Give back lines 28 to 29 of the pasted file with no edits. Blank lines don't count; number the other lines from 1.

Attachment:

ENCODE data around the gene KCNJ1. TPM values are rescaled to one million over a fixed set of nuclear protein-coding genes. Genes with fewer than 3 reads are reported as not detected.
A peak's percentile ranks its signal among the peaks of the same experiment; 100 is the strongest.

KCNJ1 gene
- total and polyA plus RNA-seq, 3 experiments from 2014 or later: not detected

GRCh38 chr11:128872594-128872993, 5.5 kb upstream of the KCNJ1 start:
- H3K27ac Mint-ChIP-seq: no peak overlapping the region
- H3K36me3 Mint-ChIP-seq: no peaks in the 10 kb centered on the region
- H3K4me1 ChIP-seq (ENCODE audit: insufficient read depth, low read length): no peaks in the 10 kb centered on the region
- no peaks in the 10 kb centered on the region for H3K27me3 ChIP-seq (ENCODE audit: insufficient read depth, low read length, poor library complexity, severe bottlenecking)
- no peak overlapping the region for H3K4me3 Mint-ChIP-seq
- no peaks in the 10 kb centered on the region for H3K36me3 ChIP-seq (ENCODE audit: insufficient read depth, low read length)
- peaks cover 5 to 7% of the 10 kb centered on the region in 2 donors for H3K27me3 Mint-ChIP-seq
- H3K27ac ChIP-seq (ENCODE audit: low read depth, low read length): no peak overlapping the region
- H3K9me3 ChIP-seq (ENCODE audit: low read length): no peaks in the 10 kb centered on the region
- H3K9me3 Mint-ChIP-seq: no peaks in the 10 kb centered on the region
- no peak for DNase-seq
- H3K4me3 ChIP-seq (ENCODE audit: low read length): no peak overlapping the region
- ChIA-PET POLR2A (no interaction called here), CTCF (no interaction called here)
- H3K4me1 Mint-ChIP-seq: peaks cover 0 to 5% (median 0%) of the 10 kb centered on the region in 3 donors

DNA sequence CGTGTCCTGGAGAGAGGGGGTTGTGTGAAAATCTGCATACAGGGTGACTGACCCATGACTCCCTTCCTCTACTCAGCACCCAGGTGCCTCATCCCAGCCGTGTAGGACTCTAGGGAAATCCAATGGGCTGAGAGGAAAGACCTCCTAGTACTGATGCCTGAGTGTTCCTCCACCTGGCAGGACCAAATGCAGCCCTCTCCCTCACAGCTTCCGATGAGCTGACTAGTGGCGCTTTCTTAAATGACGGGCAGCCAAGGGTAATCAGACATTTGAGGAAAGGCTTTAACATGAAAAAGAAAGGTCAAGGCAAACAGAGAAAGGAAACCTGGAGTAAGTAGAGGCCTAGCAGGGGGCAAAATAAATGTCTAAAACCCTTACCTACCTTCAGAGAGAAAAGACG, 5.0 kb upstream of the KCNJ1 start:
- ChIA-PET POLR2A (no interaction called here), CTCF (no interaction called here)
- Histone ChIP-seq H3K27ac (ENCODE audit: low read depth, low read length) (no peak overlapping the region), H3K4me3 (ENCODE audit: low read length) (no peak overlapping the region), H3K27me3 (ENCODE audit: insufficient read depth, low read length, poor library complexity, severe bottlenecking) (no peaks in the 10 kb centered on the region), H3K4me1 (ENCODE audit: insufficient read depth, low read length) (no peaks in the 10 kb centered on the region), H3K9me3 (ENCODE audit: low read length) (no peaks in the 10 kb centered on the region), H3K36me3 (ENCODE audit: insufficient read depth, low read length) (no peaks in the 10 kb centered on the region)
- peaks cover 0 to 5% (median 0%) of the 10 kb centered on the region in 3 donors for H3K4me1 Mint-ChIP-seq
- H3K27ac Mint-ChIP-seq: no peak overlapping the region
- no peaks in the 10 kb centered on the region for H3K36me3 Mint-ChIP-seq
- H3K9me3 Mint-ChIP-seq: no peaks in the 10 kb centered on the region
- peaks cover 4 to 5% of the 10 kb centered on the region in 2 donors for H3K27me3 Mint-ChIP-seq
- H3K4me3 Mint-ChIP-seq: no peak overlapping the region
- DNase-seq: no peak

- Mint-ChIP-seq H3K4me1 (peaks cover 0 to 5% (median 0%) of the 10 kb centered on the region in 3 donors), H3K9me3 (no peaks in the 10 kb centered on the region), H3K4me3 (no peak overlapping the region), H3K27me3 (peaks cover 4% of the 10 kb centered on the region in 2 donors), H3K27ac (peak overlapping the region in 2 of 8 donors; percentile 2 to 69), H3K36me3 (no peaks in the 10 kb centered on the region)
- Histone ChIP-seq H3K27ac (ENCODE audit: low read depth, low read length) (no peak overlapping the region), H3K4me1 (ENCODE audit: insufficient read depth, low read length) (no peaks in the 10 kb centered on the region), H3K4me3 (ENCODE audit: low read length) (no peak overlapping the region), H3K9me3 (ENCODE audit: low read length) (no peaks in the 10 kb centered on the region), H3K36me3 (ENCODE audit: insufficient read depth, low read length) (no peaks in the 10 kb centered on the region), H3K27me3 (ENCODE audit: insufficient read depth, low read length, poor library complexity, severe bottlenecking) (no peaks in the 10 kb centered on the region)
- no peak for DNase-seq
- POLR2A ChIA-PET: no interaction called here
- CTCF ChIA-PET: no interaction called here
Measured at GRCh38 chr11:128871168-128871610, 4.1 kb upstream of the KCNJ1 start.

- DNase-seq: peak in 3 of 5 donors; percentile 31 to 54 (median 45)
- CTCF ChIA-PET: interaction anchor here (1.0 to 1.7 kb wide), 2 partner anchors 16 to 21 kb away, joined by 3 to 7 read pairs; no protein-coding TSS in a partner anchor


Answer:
- H3K4me3 Mint-ChIP-seq: no peak overlapping the region
- DNase-seq: no peak